DHS/NPPD/PIA-028 Enhanced Cybersecurity Services (ECS), January 16, 2013, (PDF 22 pages, 4.3 MB). ECS is a voluntary program based on the sharing of indicators of malicious cyber activity between DHS and participating Commercial Service Providers. The program assists owners and operators of critical infrastructure to enhance the protection of their systems from unauthorized access, exploitation, or data exfiltration through a voluntary information sharing program. ECS consists of the operational processes and security oversight required to share unclassified and classified cyber threat indicators with companies that provide internet, network, and communication services to enable those companies to enhance their services to protect U.S. Critical Infrastructure entities. ECS is intended to support U.S. Critical Infrastructure, however, pending deployment of EINSTEIN intrusion prevention capabilities, ECS may also be used to provide equivalent protection to participating Federal civilian Executive Branch agencies. NPPD conducted this PIA because PII may be collected.
DHS/NPPD/PIA-026 National Cybersecurity Protection System (NCPS), July 30, 2012 (PDF, 37 Pages – 7.91MB). NCPS is an integrated system for intrusion detection, analysis, intrusion prevention, and information sharing capabilities that are used to defend the federal civilian government’s information technology infrastructure from cyber threats. The NCPS includes the hardware, software, supporting processes, training, and services that are developed and acquired to support its mission. NPPD conducted this PIA because personally identifiable information (PII) may be collected by the NCPS, or through submissions of known or suspected cyber threats received by the United States–Computer Emergency Readiness Team (US-CERT) for analysis.
DHS/NPPD/PIA-008 EINSTEIN 2, May 19, 2008 (PDF, 23 pages - 423 KB). The original PIA for EINSTEIN 1, dated September 2004, explained that EINSTEIN 1 analyzes network flow information from participating federal civilian Executive Branch agencies networks and provides a high-level perspective from which to observe potential malicious activity in computer network traffic of participating agencies' computer networks. The updated version, EINSTEIN 2, incorporates network intrusion detection technology capable of alerting US-CERT to the presence of malicious or potentially harmful computer network activity in federal civilian Executive Branch agency network traffic. EINSTEIN 2 principally relies on commercially available intrusion detection capabilities to increase the situational awareness of the US-CERT.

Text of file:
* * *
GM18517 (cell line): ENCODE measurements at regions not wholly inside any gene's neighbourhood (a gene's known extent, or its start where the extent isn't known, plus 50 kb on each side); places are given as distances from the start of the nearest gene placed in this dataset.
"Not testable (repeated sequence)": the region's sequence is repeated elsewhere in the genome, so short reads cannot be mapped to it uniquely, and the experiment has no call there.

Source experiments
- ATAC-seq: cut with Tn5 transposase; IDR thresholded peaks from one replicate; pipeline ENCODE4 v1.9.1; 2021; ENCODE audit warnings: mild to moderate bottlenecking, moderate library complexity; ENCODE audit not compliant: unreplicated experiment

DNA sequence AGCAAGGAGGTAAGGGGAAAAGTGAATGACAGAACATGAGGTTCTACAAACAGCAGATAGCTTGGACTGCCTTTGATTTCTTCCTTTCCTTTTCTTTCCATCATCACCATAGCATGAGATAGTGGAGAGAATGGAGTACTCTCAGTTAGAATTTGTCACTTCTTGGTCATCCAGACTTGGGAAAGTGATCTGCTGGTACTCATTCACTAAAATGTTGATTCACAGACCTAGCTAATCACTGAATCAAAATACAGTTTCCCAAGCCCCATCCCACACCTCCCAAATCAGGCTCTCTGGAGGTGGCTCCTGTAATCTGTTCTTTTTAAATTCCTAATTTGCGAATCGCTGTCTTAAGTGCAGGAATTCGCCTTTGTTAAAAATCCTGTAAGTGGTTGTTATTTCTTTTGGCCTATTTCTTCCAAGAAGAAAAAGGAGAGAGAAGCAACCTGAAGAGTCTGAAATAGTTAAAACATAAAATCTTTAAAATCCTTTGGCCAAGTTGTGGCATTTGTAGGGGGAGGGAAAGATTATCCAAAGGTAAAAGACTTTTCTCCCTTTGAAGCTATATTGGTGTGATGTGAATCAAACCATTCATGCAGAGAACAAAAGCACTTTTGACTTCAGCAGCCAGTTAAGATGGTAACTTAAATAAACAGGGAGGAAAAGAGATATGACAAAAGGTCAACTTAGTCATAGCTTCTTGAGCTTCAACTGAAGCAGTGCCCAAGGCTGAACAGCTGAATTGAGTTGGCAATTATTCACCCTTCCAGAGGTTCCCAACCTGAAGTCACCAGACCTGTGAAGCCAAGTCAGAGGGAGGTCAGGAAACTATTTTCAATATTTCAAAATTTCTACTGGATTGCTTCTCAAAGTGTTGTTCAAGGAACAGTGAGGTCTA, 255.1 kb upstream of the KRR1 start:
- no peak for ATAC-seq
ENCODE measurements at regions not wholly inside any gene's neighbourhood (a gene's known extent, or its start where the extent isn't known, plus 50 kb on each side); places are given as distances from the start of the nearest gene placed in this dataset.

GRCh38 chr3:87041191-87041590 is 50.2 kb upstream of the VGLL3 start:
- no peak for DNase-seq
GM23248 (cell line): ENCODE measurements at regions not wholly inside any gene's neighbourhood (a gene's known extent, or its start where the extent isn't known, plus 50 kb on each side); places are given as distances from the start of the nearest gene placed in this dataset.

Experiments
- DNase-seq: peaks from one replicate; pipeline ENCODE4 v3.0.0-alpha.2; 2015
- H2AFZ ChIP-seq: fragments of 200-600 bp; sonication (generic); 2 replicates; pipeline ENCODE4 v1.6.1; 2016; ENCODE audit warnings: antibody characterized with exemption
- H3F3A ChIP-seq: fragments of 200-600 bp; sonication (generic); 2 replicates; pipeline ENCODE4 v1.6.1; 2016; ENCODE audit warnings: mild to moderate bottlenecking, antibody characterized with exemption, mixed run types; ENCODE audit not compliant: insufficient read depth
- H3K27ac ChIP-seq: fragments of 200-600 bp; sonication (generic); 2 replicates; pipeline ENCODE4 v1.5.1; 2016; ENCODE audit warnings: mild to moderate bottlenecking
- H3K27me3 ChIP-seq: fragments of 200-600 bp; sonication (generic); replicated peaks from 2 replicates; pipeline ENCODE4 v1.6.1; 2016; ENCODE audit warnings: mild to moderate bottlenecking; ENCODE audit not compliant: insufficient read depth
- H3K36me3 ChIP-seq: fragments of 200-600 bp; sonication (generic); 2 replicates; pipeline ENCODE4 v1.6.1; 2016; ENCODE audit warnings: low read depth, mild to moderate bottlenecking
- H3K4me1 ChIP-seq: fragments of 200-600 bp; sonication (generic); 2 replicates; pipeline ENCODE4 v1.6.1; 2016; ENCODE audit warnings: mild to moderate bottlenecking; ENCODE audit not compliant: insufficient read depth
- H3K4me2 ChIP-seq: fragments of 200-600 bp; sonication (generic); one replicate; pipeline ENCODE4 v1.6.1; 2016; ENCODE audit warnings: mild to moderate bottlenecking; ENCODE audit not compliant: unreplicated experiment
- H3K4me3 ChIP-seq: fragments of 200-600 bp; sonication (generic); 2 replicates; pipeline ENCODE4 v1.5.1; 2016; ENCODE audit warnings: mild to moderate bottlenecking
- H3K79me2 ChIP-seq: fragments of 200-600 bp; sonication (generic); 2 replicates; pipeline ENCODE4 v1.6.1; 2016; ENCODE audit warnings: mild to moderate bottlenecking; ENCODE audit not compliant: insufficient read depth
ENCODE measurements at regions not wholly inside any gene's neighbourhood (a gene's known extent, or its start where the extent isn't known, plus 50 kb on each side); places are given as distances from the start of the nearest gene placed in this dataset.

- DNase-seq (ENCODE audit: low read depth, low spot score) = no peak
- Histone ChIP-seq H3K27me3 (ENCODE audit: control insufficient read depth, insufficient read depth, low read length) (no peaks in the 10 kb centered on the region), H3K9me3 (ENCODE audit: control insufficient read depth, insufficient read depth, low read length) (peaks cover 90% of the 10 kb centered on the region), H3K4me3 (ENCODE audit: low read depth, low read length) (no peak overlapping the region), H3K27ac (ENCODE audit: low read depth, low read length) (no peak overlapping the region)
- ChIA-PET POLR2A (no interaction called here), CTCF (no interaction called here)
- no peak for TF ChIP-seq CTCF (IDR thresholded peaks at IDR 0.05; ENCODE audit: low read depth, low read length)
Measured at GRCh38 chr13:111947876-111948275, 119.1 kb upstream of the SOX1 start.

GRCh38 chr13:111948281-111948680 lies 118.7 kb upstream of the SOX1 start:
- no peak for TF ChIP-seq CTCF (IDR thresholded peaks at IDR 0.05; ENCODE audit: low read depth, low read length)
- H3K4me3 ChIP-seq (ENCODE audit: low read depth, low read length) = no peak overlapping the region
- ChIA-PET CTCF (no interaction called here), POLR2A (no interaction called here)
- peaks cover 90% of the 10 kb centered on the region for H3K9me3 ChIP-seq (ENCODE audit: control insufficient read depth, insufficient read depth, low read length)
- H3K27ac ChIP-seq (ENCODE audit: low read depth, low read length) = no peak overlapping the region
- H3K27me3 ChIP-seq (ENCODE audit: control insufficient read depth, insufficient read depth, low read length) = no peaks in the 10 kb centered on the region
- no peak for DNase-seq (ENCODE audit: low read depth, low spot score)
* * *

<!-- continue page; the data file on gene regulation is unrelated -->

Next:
DHS/NPPD/PIA-001 The EINSTEIN Program, September 2004 (PDF, 12 pages - 153 KB) EINSTEIN provides US-CERT with a situational awareness snapshot of the health of the federal governments' cyber space. Based upon agreements with participating federal agencies, US-CERT installs systems at their Internet access points to collect network flow data. The agencies are provided tools to analyze their collected data. In addition, the data is shared with US-CERT Security Operations Center, which aggregates it from all EINSTEIN participants to identify network anomalies spanning the Federal Government.
Retired Privacy Impact Assessments
- DHS/NPPD/PIA-014 US-CERT: Initiative Three Exercise, March 18, 2010 (PDF 19 pages, 443 KB).
- DHS/NPPD/PIA-013 EINSTEIN 1: Michigan Proof of Concept February 19, 2010 (PDF, 12 pages - 194 KB).
DHS/NPPD/PIA-021(a) Joint Cybersecurity Services Program (JCSP), Defense Industrial Base (DIB) – Enhanced Cybersecurity Services (DECS), July 18, 2012 (PDF, 9 pages,1.7MB)
DHS/NPPD/PIA-021 National Cyber Security Division Joint Cybersecurity Services Pilot (JCSP), January 13, 2012 (PDF, 16pages – 248 KB).
Privacy Compliance Reviews
Privacy Compliance Review of the EINSTEIN Program, January 3, 2012 (PDF, 9 pages - 112 KB). NPPD launched the EINSTEIN program in 2004 as a computer network intrusion detection system to help protect federal civilian Executive Branch agency information technology enterprises. NPPD conducted PIAs for each phase of the EINSTEIN program, which the DHS Privacy Office reviewed and approved. As NPPD looked ahead toward the next phase of the program, including intrusion prevention services, the DHS Privacy Office determined that conducting a Privacy Compliance Review (PCR) would be timely to ensure the accuracy of compliance documentation and transparency of the EINSTEIN program moving forward. The DHS Privacy Office found NPPD generally compliant with the requirements outlined in both the EINSTEIN 2 PIA and the Initiative 3 Exercise PIA.
DPIAC Recommendations Paper 2012-01, November 7, 2012 (PDF 4 MB, 16 pages), sets forth recommendations for DHS to consider when evaluating the effectiveness of cybersecurity pilots, and for specific privacy protections DHS can consider when sharing information from a cybersecurity pilot with other agencies.